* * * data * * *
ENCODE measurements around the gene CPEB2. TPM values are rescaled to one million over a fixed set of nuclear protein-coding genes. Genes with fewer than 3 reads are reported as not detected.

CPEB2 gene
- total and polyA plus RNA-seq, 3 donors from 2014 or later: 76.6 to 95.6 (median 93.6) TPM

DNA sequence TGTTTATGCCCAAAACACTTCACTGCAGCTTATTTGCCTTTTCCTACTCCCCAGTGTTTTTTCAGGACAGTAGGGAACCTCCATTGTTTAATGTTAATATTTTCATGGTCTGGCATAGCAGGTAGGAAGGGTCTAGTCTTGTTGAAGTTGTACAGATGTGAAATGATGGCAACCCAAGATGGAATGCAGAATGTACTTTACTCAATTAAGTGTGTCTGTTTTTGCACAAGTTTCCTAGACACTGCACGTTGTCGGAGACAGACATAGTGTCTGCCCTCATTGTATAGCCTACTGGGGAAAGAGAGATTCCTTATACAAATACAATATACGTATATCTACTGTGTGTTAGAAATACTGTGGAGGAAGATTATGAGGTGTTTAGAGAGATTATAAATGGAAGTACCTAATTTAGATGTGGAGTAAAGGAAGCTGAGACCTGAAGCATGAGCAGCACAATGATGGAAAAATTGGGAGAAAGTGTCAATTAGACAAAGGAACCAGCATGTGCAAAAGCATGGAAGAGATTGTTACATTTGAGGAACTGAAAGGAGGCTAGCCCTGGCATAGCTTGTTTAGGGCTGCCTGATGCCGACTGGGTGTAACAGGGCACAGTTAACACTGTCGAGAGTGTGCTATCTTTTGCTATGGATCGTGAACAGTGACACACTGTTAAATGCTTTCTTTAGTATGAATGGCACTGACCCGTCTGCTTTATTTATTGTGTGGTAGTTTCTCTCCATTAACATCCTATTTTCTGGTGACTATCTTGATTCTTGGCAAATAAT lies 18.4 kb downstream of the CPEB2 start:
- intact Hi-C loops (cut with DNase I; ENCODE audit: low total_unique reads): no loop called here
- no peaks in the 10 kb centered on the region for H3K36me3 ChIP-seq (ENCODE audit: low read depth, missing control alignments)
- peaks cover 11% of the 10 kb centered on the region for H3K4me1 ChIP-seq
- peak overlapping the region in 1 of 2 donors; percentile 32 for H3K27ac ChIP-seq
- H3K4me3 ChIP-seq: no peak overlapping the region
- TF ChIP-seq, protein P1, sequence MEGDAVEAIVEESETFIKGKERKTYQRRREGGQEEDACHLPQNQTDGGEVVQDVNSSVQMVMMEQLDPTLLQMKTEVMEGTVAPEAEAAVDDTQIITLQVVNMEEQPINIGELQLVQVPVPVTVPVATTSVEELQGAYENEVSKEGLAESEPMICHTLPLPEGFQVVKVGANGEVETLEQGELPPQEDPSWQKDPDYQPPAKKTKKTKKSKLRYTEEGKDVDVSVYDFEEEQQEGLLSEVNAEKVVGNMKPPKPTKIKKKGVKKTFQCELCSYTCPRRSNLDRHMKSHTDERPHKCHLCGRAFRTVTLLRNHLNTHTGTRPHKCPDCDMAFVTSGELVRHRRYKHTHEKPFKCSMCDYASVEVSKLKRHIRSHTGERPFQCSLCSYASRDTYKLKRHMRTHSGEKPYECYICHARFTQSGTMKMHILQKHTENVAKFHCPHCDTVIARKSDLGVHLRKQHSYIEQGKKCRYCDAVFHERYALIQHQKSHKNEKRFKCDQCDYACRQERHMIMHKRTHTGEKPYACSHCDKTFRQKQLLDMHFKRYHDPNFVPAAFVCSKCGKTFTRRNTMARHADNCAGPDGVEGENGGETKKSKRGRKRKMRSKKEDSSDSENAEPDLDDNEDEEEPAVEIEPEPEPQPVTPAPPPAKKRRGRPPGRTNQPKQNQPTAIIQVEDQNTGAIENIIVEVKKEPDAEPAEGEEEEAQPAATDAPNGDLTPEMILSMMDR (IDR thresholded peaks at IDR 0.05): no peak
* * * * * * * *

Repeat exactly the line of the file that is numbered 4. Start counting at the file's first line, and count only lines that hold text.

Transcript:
DNA sequence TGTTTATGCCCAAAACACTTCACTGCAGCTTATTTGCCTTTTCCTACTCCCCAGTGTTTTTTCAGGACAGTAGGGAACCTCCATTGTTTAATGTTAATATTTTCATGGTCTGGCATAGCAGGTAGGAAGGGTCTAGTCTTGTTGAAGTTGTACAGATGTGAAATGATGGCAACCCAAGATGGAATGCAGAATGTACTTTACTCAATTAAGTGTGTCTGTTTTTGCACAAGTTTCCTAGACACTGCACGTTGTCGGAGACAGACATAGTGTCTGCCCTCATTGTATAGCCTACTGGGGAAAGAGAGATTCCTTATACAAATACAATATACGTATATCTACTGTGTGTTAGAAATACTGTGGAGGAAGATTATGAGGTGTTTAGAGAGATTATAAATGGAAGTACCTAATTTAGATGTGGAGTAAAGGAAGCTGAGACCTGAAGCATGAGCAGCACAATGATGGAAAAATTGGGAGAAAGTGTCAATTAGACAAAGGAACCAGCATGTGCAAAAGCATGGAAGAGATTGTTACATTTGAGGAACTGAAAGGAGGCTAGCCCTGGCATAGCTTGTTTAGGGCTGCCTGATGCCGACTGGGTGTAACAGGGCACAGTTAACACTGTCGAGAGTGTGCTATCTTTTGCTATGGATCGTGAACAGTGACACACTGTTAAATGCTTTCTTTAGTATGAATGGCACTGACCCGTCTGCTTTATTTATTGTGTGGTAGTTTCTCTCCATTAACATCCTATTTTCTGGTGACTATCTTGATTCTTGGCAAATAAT lies 18.4 kb downstream of the CPEB2 start: